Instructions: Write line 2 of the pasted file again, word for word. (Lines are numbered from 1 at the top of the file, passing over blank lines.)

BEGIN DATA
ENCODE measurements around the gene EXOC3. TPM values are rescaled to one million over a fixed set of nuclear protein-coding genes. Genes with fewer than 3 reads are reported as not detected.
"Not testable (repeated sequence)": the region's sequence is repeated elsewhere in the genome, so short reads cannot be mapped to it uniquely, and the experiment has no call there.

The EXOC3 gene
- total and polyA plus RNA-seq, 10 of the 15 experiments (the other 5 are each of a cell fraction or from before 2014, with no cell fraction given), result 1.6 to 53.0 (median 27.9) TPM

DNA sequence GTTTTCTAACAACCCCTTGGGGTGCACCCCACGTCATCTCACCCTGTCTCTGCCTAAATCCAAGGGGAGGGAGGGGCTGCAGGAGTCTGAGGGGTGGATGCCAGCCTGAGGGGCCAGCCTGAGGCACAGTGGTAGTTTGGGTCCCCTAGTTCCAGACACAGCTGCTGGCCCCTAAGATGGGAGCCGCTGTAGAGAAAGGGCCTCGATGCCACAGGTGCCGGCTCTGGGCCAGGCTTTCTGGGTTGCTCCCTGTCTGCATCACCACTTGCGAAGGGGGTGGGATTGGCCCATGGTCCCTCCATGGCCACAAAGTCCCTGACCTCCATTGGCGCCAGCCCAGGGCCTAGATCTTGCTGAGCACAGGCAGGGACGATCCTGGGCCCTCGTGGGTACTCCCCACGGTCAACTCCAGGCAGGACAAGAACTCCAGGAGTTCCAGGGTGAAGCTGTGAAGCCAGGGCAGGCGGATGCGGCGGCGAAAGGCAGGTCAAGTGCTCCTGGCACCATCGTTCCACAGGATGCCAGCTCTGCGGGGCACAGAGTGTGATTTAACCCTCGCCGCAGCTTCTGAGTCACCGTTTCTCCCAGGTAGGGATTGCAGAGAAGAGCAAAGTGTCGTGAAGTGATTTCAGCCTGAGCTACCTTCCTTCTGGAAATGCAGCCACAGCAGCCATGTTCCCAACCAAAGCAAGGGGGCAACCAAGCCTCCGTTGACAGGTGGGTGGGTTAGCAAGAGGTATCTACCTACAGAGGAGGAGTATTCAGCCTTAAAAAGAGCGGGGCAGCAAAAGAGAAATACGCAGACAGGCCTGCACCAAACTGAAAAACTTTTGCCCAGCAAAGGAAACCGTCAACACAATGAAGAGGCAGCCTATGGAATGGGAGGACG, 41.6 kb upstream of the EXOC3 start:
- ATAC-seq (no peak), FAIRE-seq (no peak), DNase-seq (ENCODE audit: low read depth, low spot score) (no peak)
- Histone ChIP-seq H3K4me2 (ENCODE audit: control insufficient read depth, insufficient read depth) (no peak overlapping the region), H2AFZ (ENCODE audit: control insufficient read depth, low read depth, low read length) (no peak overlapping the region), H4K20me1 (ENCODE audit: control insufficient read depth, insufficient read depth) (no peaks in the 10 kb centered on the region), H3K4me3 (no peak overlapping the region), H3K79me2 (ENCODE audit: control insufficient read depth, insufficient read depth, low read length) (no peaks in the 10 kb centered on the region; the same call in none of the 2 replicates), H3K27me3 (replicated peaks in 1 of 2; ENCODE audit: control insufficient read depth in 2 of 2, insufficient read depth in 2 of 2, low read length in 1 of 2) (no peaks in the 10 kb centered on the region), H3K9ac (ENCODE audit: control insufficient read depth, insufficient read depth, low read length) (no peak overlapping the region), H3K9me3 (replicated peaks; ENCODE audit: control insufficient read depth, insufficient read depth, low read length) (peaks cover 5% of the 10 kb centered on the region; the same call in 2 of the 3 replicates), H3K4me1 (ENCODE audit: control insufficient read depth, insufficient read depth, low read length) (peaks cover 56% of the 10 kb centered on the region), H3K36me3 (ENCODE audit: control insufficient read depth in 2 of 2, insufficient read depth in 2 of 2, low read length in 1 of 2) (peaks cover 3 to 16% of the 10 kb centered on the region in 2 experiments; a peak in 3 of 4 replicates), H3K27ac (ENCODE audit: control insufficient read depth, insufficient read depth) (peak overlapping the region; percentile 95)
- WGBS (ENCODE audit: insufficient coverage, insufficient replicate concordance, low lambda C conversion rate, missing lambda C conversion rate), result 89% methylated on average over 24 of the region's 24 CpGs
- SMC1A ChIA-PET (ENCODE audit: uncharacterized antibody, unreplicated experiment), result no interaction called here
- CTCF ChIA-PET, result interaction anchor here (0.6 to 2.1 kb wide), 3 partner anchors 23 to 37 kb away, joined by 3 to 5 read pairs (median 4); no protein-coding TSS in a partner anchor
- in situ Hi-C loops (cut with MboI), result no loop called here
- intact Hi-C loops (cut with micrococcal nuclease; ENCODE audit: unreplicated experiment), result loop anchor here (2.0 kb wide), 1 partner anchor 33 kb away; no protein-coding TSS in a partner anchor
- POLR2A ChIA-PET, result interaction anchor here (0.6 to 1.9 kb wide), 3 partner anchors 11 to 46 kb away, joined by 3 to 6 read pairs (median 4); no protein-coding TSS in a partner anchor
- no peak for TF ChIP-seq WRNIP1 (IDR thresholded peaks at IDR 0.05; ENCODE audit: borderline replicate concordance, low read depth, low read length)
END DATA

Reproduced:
"Not testable (repeated sequence)": the region's sequence is repeated elsewhere in the genome, so short reads cannot be mapped to it uniquely, and the experiment has no call there.